So, what are the organizational implications for the dynamic targeting process?  First, targeting dynamically requires the integration to some degree of GEOINT, SIGINT/ELINT, MASINT, and/or FMV.  This means dynamic target development is limited to the number of GEOINT, SIGINT/ELINT, and FMV teams or groups of analysts and systems a Division can produce.  In most cases, a Division can assemble a single team to provide 24-hour coverage without augmentation from an Intelligence Electronic Warfare Battalion or Expeditionary Intelligence Battalion.  In short, if a Division takes a dynamic approach to targeting, it needs to think about how it creates two or three, or four teams.

The Field Artillery Intelligence Officer (FAIO) is another limiting factor in the dynamic targeting process.  He can only physically shack up a finite number of targets per hour.  One option is to increase the number of FAIOs.  Another way to increase target output is to make the Division’s most capable targeting warrant the FAIO.  In most cases, the Division’s best targeting warrant runs the targeting working group and board, which may be less important for a unit that plans to principally use the dynamic targeting process. Without increasing the capacity of the targeting assembly line and the talent in it, a dynamic approach to targeting has its limits.

Finally, where should the intelligence component of the targeting enterprise reside for dynamic targeting?  Why would not the intelligence fusion cell and FAIO that generates targets be collocated with the JAGIC and COIC?  ATP 2.01, Collection Management, makes clear the dynamic reallocation of collection assets is an operations function.  Commanders and G-2s, however, continue to physically anchor this function in the ACE and under the purview of intelligence specialists and warrant officers, reinforcing an organizational design at odds with both intelligence doctrine and the approach they have taken to targeting.

What are the implications for air space management and fire support?  The implications and distinctions for air space management and fire support platforms are less pronounced between the deliberate and dynamic targeting processes.  The deliberate process seeks to maximize effectiveness or, more specifically, the effect on the target.  In the deliberate targeting process, the airspace management, primary shooter, and munition loads on air and ground fire support platforms seek to achieve the optimal angle of attack and convene a marriage between the best strike platform and munition against the target.  

Conversely, the dynamic targeting process sacrifices effectiveness for flexibility.  It is the process of the imperfect or suboptimal targeting solutions --- attack angle, strike platform, munition, and/or assessment platform.  This, however, is not to say one cannot prioritize effects against a specific target in the dynamic targeting process, which is often done through restrictive measures (e.g., ROZs) and usually at the expense of other dynamic targeting efforts.  Dynamic targeting inherently drives one to standard munition loads for both ground and air strike platforms to increase flexibility.  Finally, dynamic targeting decreases or eliminates the need for pre-planned CAS (Type 2 Control) and Air Interdiction sorites and depends on immediate CAS (e.g., E-CAS).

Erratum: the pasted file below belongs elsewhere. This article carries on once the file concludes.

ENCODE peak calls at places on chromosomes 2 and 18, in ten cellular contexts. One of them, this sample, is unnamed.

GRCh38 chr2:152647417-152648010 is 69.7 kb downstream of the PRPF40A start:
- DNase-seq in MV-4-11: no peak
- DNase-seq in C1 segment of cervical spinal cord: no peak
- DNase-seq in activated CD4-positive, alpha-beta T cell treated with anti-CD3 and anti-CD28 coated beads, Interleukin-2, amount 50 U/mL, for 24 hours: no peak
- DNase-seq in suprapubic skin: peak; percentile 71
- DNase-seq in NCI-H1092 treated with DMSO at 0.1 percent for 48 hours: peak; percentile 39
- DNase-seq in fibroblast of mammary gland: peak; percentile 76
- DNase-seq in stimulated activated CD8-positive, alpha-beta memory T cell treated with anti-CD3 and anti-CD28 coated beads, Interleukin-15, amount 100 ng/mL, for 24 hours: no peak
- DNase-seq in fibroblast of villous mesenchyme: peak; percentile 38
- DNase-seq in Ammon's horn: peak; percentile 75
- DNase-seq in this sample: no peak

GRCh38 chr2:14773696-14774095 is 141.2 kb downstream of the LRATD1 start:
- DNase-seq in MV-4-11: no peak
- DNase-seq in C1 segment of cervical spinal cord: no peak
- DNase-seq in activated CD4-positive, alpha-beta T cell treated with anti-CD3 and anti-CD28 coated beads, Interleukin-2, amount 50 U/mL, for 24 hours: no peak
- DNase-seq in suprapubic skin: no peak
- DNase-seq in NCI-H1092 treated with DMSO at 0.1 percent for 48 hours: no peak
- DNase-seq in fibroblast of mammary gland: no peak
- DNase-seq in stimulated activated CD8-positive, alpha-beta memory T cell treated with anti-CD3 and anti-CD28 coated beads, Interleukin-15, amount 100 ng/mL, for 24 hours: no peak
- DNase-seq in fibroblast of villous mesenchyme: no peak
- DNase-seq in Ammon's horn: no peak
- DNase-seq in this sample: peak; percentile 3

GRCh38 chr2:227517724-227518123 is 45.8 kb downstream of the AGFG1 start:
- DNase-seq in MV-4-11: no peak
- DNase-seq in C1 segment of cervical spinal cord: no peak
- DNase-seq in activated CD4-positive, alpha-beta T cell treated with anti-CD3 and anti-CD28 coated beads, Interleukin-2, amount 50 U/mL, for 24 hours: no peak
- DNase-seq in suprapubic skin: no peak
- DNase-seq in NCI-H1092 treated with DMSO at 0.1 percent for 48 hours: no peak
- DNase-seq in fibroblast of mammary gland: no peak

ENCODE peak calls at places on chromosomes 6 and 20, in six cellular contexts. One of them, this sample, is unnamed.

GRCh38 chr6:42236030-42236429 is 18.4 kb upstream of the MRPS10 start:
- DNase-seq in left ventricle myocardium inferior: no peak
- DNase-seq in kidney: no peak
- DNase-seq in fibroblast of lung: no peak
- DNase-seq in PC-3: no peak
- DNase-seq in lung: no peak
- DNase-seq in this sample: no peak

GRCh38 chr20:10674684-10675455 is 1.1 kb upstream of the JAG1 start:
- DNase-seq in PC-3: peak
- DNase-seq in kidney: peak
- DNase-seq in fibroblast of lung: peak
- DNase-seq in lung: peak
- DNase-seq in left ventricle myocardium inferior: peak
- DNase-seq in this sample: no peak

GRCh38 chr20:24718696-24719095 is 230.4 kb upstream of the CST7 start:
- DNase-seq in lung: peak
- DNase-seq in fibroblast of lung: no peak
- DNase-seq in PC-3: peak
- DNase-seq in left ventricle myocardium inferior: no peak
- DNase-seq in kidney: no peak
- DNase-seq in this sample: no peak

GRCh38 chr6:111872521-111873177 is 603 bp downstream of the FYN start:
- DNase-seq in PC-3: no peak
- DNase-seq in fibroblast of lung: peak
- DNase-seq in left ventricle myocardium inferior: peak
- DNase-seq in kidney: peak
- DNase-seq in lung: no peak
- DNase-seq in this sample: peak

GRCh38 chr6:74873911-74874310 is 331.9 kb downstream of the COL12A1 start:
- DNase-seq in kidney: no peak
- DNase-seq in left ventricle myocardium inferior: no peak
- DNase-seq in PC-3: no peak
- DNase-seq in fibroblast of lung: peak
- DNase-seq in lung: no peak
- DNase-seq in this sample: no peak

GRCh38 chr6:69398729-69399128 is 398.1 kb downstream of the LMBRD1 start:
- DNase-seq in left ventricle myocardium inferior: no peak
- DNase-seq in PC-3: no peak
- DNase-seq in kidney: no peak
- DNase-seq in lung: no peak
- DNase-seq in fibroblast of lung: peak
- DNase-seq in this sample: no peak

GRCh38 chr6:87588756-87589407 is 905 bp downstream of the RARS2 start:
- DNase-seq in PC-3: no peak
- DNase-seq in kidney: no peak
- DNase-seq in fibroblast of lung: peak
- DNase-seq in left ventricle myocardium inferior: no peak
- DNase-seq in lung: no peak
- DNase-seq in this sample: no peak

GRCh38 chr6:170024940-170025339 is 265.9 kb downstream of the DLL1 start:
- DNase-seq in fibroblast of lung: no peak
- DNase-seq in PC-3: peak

What approach should a Division take to targeting?  Our doctrinal framework presents deliberate targeting as the default setting for the targeting processes.  Neither Joint nor Army doctrine draws a clear distinction between the deliberate and dynamic processes and the time horizons associated with each one.  Advancements in artificial intelligence-enabled collection mean dynamic targeting will become exponentially easier and unconstrained geographically.  A paucity of friendly munitions, an increase in the number of potential enemy targets, and a requirement to integrate non-lethal capabilities into the kill chain against Russian and Chinese targets, however, will demand a more deliberate approach to targeting.  Consequently, Divisions find themselves in a targeting halfway house.  They take a deliberate approach to targeting, which they often lack the proficiency to realize, and almost uniformly transition to a dynamic process they remain unorganized to execute.  A Division can take one of three approaches to target but they demand different organizational designs. 

BG(R) Mark Odom is a former commander of the 75th Ranger Regiment and now serves as a Senior Mentor for the Mission Command Training Program.